Partskeeper tracks parts and specs for DIY gearheads | Crain's Washington D.C.

Partskeeper tracks parts and specs for DIY gearheads

Partskeeper founder Doug Wheeler removes "knock-off wheels" with a lead hammer. | Photo courtesy of Doug Wheeler.

Doug Wheeler has loved cars ever since he was a kid. He loves tinkering in the garage, changing parts, adding aftermarket kits and making his vehicles run as smoothly as they can.

What he doesn’t like is the time-consuming process of hunting down parts and specs.

“You know every bolt needs to be torqued to a certain tightness. I had to stop what I was doing and look it up in manuals or Google it or go through car forums,” said Wheeler, who launched Partskeeper in October to help do-it-yourself gearheads like himself track some 3 million parts.

“I’ve always been a car guy, ever since I was a kid. I inherited that from my father. I have several hobbyist cars of my own,” said Wheeler, who has a 1965 Shelby Cobra 427 Continuation Series, a 2007 Mustang GT500, a 1995 Mustang GT track car and a 2003 4Runner. “I do all my own work.”

Wheeler, who moved to the Washington, D.C., area after business school, used to keep Microsoft Word documents and Excel spreadsheets to keep track of parts and specs, or just scribble information on notepads, a process he called time-consuming and not very efficient.

“I thought, there has got to be someone out there who has created an app for that,” he said.

But his search for such an app proved fruitless. So last year, Wheeler began developing Partskeeper, a web-based database, and had the beta version ready by fall 2016. He said he was inspired by another database: CellarTracker, which was created by a developer in Seattle to track wines globally.

Wheeler let friends from his local car club try out Partskeeper, “and they generally liked it. I then took it more widely on Twitter to people who don’t know me.”

Wheeler said most of those who used the site said they liked its simplicity, intuitiveness and ability to filter and show only the parts that would fit their vehicles.

“People were surprised by the gap in the marketplace and generally said this was a super-useful service and made some suggestions for improving it, like adding vehicle profiles and other content,” Wheeler said.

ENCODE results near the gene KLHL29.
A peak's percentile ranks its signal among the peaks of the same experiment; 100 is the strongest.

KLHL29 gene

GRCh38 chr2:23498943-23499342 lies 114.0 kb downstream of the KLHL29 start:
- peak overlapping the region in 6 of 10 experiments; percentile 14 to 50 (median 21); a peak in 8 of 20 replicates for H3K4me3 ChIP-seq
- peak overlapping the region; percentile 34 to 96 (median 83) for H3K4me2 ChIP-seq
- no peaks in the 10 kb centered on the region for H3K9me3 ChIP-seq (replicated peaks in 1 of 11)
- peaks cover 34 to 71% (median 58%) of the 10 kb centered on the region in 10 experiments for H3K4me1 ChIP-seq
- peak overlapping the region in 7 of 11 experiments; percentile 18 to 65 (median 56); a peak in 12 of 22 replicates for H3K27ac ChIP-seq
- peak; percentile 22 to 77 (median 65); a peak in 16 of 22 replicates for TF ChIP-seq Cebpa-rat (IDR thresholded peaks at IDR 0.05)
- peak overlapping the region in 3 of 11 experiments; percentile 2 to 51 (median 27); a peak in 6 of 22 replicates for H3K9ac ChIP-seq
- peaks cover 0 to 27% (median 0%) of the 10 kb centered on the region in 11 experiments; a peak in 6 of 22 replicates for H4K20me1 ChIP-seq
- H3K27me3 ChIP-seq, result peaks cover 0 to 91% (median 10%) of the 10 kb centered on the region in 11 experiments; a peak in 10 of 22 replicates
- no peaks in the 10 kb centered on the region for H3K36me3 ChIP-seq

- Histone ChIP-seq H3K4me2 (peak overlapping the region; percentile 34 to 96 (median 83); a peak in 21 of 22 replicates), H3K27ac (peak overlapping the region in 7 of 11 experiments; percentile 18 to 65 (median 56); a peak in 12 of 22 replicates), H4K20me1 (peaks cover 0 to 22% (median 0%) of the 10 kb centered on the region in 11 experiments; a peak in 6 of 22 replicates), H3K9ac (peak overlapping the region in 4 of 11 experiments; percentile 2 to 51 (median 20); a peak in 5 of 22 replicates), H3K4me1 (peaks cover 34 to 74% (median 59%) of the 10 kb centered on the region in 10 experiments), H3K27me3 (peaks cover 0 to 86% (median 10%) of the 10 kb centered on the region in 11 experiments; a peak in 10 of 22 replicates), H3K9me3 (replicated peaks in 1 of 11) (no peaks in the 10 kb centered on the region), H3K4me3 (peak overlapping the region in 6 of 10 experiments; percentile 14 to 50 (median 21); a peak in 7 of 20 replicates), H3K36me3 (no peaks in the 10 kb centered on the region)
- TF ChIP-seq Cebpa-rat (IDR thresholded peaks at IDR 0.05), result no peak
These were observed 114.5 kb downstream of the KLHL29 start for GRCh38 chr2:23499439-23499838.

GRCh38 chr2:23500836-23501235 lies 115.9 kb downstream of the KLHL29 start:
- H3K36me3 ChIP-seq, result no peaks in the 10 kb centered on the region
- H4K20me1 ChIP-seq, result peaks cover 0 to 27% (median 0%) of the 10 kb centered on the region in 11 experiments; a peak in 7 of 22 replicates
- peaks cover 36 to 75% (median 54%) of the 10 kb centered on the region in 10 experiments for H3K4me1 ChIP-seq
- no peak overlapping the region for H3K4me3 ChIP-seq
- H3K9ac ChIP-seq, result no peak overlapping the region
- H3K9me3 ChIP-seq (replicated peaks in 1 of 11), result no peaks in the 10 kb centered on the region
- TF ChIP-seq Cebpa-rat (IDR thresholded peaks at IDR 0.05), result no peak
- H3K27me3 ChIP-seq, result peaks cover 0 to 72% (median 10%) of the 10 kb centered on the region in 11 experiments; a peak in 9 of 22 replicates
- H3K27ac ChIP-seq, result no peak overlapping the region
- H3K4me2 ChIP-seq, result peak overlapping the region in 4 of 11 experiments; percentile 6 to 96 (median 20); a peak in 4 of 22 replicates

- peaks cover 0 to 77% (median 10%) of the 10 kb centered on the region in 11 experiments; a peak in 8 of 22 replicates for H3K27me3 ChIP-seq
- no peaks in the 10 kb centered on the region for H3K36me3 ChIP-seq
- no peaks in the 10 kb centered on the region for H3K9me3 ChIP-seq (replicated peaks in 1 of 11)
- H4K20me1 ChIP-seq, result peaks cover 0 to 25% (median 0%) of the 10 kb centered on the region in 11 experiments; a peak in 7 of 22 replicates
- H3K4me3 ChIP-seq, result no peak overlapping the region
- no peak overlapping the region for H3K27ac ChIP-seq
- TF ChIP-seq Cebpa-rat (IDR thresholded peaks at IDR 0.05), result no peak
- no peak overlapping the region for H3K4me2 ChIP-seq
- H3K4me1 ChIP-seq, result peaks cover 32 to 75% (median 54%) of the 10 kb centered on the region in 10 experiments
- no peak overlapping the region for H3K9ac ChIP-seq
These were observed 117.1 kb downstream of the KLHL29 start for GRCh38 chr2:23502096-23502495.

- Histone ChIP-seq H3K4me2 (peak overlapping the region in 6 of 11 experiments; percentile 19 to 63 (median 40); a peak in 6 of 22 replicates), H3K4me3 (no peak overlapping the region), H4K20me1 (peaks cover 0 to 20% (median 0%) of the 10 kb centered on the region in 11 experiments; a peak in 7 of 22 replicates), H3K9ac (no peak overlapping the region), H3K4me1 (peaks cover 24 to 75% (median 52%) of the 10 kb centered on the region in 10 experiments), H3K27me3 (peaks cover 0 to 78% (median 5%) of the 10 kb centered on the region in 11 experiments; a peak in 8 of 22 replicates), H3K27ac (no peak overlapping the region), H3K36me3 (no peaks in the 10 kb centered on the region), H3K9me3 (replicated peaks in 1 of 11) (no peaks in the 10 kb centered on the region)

Joe Rothpearl of Rochester, N.Y., who goes by the name “Joe Challenger” on social media, first connected with Wheeler on Instagram. He has been using Partskeeper for about a year and said the site makes it very easy for him to find parts for his 2011 Dodge Challenger.

“It shows me a variety of parts and all the places their [the site’s] partners have it available. I like the tracking and sharing ability. It makes it easy to do what most people don’t want to do. Every car guy would like an extra hand. That’s what it is for me. Otherwise I wouldn’t be able to stay on top of it so easily,” Rothpearl said.

Wheeler said the U.S. aftermarket automotive parts industry is a $50 billion business. Globally, the market is expected to grow to $680 billion by 2024, according to a report this March from Global Market Insights Inc.

Partskeeper allows users to filter parts so they only see options that will fit their vehicles. Taking user feedback to heart, Wheeler added a counter to show how many parts are in the database, and the front page features pictures of recently added parts.

Partskeeper currently has several thousand users, Wheeler said, adding that he is beginning to market it now and hopes by the end of next year to grow to 100,000 users.

“This isn’t going to be Facebook or Google. It’s not meant to be,” Wheeler said, projecting perhaps 1 million users a few years out.

Partskeeper is free to users with Wheeler making his money through agreements with partners like AutoZone, Advance Auto and eBay. Clicking on a part produces a price comparison among Partskeeper’s affiliates. Wheeler gets a regeneration commission if a part is actually purchased from one of the sellers within a month. He also partners with classic car insurance companies, dealerships, auctions and car content sites. He calls it giving users a co-branded “garage” for their vehicles, already populated with parts based on a car’s vehicle identification number.

Partskeeper currently is web-based, but Wheeler said he is thinking about mobile apps in the future. For now, the site works on a tablet or cellphone as well as on a desktop computer.

“I’ve merged my passion and my hobby, and with my entrepreneurship background, I get to spend all day working and playing on my hobby,” said Wheeler, who has co-founded multiple other companies.

One of those companies is The Map Network, a producer of official maps for travel destinations, special events and hotels. Navteq bought The Map Network for $37.5 million in 2006. Wheeler’s latest company, Personal, which dealt with the collection and use of personal data, merged with European personal data firm Digi.me in August.

 

November 21, 2017 - 2:53pm